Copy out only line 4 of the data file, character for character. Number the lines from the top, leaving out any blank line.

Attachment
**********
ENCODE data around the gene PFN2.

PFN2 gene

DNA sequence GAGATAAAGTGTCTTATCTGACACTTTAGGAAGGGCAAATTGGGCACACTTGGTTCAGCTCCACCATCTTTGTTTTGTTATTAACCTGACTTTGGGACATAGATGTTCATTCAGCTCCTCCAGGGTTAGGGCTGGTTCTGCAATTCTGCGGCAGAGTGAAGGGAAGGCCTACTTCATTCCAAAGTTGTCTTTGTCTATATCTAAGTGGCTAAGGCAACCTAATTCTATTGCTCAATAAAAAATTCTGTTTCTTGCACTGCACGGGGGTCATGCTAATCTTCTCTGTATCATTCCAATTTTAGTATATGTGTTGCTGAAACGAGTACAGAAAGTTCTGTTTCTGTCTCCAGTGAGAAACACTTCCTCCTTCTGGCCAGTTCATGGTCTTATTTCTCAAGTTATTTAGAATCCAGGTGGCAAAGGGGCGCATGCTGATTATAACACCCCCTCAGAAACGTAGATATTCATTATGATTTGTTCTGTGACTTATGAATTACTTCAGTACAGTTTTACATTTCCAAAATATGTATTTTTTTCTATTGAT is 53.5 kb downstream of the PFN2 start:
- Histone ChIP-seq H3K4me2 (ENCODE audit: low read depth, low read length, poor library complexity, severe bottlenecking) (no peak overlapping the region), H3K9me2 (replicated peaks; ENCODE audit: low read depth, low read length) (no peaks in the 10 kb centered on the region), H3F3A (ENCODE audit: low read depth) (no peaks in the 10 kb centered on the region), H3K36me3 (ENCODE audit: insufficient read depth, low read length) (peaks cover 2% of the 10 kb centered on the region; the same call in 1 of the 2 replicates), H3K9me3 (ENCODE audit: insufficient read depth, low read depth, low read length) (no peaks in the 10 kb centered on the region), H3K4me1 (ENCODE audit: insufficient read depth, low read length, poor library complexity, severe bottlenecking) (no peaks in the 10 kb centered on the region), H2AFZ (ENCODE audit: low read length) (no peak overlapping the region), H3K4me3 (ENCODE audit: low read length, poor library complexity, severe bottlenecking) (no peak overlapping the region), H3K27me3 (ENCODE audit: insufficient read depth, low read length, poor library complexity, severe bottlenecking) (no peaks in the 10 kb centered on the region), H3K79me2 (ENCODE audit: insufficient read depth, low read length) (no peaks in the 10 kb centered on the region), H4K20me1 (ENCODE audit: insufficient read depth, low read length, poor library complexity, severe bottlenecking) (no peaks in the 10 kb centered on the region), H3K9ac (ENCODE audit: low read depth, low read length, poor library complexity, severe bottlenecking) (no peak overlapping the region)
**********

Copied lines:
- Histone ChIP-seq H3K4me2 (ENCODE audit: low read depth, low read length, poor library complexity, severe bottlenecking) (no peak overlapping the region), H3K9me2 (replicated peaks; ENCODE audit: low read depth, low read length) (no peaks in the 10 kb centered on the region), H3F3A (ENCODE audit: low read depth) (no peaks in the 10 kb centered on the region), H3K36me3 (ENCODE audit: insufficient read depth, low read length) (peaks cover 2% of the 10 kb centered on the region; the same call in 1 of the 2 replicates), H3K9me3 (ENCODE audit: insufficient read depth, low read depth, low read length) (no peaks in the 10 kb centered on the region), H3K4me1 (ENCODE audit: insufficient read depth, low read length, poor library complexity, severe bottlenecking) (no peaks in the 10 kb centered on the region), H2AFZ (ENCODE audit: low read length) (no peak overlapping the region), H3K4me3 (ENCODE audit: low read length, poor library complexity, severe bottlenecking) (no peak overlapping the region), H3K27me3 (ENCODE audit: insufficient read depth, low read length, poor library complexity, severe bottlenecking) (no peaks in the 10 kb centered on the region), H3K79me2 (ENCODE audit: insufficient read depth, low read length) (no peaks in the 10 kb centered on the region), H4K20me1 (ENCODE audit: insufficient read depth, low read length, poor library complexity, severe bottlenecking) (no peaks in the 10 kb centered on the region), H3K9ac (ENCODE audit: low read depth, low read length, poor library complexity, severe bottlenecking) (no peak overlapping the region)